Josh Krevitt of Gibson, Dunn & Crutcher ()
A bold courtroom gamble paid off for Gibson, Dunn & Crutcher when the firm’s intellectual property lawyers last year scored a resounding win for T-Mobile USA Inc. — one in a series of recent patent litigation victories for the 100-plus lawyer group.
T-Mobile was sued by RealTime Data LLC for infringement in the plaintiff-friendly U.S. District Court for the Eastern District of Texas. The other defendants, including AT&T Inc. and Sprint Corp., settled, leaving T-Mobile on the hook for up to $256 million. Following a series of ominous pretrial rulings, T-Mobile tapped Gibson Dunn to take over just two months before trial (SNR Denton stayed on as co-counsel).
Six Gibson partners led by Josh Krevitt sprang into action. Their touchstone: “What’s going to resonate and sell? What’s persuasive? What will feel fundamentally correct to a jury?” Krevitt said.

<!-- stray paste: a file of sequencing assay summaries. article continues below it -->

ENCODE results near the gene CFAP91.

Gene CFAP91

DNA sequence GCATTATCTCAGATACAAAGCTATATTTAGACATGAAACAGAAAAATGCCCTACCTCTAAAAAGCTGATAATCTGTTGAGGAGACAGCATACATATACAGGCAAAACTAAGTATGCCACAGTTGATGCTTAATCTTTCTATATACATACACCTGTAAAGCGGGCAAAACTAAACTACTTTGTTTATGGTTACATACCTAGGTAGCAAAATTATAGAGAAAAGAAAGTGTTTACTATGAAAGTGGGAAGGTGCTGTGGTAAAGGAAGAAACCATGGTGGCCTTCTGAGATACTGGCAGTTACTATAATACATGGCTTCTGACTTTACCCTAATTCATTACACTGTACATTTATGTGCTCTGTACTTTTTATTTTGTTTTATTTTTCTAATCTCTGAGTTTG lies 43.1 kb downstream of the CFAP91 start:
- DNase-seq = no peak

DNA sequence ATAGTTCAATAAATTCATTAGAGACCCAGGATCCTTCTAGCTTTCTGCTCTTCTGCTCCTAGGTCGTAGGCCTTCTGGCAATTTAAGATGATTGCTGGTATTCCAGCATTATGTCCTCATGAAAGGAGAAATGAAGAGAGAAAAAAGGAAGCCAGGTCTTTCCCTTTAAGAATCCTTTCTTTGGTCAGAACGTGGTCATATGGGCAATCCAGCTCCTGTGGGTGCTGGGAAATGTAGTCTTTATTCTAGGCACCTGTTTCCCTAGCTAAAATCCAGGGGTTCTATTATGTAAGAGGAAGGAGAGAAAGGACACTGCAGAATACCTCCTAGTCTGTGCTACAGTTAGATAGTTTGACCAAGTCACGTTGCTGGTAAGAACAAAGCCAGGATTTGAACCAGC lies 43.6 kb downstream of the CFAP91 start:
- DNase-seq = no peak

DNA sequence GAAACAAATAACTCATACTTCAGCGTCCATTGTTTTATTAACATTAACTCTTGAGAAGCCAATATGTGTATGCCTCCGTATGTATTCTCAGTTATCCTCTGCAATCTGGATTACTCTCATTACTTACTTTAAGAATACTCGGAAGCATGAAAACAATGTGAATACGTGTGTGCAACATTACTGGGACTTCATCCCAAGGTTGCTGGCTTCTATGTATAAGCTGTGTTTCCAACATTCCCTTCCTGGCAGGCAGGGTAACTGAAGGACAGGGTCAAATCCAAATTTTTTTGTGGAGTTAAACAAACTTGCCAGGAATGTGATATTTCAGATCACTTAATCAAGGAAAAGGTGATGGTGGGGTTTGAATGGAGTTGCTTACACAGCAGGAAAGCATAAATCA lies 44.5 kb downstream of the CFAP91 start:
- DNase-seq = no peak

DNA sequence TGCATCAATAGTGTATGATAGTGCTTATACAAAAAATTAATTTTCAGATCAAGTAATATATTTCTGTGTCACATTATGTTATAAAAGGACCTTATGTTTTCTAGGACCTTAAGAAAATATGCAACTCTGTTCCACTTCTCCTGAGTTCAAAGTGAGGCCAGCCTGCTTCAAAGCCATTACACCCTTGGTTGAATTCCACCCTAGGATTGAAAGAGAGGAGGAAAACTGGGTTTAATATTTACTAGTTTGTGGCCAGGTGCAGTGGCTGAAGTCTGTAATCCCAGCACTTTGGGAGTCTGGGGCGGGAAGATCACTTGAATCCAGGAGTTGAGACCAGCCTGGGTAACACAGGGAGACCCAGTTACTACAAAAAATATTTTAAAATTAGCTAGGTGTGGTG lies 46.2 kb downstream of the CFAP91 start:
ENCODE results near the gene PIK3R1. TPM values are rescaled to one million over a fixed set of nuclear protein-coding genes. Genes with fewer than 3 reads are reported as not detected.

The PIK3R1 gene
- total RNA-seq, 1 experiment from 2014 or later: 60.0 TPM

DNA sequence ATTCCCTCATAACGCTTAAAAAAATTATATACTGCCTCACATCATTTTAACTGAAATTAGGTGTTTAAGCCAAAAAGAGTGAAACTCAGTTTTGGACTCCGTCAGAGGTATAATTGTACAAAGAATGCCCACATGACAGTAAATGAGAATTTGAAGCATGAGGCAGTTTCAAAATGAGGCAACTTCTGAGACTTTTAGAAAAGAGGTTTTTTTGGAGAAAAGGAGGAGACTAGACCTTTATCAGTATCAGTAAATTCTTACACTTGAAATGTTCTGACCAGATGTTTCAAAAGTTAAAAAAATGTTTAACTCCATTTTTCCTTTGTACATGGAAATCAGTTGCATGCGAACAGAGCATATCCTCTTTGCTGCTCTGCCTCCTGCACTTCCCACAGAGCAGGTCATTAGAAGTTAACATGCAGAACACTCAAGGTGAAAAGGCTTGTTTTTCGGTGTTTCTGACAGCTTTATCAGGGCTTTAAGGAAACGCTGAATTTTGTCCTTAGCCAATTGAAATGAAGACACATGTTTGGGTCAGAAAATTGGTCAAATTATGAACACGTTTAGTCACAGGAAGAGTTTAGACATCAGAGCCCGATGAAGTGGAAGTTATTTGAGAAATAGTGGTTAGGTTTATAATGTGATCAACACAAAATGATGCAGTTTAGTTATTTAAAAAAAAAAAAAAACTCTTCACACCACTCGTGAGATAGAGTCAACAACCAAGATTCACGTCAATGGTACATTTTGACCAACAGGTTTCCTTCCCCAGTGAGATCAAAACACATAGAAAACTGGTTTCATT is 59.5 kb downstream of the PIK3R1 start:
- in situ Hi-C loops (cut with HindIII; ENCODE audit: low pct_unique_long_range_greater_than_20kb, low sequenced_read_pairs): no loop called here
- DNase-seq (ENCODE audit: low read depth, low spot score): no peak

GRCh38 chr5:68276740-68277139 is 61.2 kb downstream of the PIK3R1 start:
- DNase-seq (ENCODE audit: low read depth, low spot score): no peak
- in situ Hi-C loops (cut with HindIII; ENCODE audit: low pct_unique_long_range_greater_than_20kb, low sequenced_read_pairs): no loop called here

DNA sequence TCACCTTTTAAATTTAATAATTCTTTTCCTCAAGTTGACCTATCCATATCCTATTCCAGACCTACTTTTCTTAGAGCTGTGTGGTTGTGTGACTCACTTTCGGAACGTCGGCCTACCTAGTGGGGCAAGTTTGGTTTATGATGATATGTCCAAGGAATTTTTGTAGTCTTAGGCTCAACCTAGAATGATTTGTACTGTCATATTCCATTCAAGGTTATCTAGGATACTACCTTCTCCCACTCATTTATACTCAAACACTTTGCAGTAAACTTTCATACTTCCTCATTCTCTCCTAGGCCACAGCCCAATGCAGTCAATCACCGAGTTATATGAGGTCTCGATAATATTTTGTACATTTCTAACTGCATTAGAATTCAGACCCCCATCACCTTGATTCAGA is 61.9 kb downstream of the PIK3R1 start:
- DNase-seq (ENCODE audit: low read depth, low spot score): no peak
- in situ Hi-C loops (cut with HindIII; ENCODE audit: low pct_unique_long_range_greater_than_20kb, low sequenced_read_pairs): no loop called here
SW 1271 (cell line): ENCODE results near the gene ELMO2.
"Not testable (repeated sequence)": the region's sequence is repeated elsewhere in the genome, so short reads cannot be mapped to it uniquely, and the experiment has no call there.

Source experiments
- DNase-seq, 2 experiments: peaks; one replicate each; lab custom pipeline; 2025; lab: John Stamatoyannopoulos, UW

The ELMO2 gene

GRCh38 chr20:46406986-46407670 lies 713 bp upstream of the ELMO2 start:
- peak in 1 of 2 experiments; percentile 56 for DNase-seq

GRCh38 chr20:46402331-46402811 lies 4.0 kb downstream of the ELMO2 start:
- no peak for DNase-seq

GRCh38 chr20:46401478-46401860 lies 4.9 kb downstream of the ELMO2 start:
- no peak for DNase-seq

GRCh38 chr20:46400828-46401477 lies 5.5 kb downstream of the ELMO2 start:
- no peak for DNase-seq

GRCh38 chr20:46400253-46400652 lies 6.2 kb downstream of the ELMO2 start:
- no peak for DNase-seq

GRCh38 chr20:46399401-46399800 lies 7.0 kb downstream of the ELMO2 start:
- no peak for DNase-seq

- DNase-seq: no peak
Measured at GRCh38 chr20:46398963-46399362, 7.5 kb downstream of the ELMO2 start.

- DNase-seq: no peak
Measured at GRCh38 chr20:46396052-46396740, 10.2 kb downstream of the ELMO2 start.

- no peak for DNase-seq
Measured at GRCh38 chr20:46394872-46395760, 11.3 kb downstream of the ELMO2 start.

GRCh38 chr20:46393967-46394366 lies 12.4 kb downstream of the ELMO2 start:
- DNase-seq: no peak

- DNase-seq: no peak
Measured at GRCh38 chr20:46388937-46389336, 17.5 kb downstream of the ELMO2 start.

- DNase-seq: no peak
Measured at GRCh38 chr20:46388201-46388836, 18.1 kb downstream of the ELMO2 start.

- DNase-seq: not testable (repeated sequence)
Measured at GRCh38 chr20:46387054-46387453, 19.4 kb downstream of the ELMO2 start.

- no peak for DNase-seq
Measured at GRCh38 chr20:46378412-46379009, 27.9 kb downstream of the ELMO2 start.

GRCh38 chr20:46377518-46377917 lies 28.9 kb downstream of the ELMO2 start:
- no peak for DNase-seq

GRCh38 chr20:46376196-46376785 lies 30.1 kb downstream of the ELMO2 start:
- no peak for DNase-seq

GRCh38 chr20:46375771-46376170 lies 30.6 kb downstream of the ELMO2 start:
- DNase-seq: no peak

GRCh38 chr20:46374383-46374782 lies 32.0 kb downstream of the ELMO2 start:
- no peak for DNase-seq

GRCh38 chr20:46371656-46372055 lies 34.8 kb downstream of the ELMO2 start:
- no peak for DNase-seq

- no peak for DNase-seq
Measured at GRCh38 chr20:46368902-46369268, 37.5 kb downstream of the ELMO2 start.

Midway through trial, he took a chance. “We decided not to call our own expert on noninfringement,” Krevitt said. He’d already strongly cross-examined RealTime’s expert. “We did not want it to be a battle of experts.” He saw another benefit to the tactic: “It throws off the other side.” He took the same tack when it came time to argue damages, sidelining T-Mobile’s damages expert. “It was a little scary — we were out on some ledges,” Krevitt said.
But the goal was to “keep it simple,” and the strategy worked. After two hours of deliberation, the jury ruled that T-Mobile had not infringed any of RealTime’s 11 patent claims, and moreover that the patents themselves were invalid. The judge also ordered RealTime to pay T-Mobile’s costs. RealTime, represented by Cooley, filed a notice of appeal but dropped it as part of a larger deal with T-Mobile.
Gibson Dunn lawyers are also lead counsel for CLS Bank International in a software patent dispute with Alice Corp. now pending before the U.S. Supreme Court.
Year founded: 1890
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